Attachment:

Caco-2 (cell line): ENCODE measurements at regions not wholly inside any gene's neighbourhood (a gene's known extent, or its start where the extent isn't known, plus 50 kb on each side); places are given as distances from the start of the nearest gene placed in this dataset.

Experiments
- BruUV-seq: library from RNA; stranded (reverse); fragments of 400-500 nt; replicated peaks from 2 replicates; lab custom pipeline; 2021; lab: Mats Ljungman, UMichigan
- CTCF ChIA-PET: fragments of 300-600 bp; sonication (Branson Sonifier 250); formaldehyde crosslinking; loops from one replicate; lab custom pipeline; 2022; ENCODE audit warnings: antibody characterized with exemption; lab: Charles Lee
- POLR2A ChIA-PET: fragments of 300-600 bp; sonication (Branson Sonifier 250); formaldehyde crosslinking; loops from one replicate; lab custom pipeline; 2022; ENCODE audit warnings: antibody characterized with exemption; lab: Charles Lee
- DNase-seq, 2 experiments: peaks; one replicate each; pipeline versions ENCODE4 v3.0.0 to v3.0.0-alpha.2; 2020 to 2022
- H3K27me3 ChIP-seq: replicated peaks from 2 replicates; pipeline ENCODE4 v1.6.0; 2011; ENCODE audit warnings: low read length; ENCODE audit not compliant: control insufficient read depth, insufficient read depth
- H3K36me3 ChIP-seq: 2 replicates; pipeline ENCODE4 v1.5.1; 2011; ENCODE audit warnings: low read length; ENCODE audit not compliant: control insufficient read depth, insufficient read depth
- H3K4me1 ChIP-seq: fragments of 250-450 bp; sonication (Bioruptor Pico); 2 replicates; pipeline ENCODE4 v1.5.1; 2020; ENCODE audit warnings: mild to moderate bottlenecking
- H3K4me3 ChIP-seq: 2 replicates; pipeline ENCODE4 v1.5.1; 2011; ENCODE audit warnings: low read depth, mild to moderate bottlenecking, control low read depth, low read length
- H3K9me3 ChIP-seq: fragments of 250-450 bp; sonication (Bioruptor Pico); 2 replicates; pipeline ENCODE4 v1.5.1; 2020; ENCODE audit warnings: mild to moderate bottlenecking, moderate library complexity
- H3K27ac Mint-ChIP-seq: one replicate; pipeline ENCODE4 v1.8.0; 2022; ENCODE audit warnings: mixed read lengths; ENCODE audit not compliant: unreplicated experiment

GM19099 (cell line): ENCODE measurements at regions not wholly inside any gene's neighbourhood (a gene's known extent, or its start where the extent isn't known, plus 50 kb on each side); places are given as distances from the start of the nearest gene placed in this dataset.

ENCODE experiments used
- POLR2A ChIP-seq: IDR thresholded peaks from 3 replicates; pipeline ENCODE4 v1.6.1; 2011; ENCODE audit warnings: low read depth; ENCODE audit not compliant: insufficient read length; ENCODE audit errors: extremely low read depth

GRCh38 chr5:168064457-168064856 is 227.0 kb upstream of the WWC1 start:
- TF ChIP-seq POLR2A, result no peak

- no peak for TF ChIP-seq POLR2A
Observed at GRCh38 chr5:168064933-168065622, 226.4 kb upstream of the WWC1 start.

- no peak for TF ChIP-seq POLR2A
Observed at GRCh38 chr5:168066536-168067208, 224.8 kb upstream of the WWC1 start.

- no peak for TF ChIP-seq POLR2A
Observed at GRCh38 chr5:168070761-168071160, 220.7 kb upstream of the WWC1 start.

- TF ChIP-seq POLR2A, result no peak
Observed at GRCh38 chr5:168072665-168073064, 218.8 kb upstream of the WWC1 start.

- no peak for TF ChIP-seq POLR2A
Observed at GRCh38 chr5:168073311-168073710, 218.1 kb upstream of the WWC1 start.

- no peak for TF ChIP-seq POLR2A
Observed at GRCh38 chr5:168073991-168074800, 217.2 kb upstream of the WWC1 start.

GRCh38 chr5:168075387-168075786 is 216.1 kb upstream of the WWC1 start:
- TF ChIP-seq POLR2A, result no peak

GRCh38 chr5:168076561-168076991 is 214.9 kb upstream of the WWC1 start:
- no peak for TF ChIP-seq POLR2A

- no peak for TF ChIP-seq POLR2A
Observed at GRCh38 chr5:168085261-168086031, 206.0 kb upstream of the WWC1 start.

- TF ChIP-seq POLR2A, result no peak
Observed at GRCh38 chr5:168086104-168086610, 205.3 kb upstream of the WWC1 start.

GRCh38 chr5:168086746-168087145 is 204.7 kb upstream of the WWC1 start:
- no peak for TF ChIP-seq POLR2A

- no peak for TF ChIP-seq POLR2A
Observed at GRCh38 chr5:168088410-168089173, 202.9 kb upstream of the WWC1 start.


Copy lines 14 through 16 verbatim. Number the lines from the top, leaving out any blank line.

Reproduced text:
ENCODE experiments used
- POLR2A ChIP-seq: IDR thresholded peaks from 3 replicates; pipeline ENCODE4 v1.6.1; 2011; ENCODE audit warnings: low read depth; ENCODE audit not compliant: insufficient read length; ENCODE audit errors: extremely low read depth

GRCh38 chr5:168064457-168064856 is 227.0 kb upstream of the WWC1 start: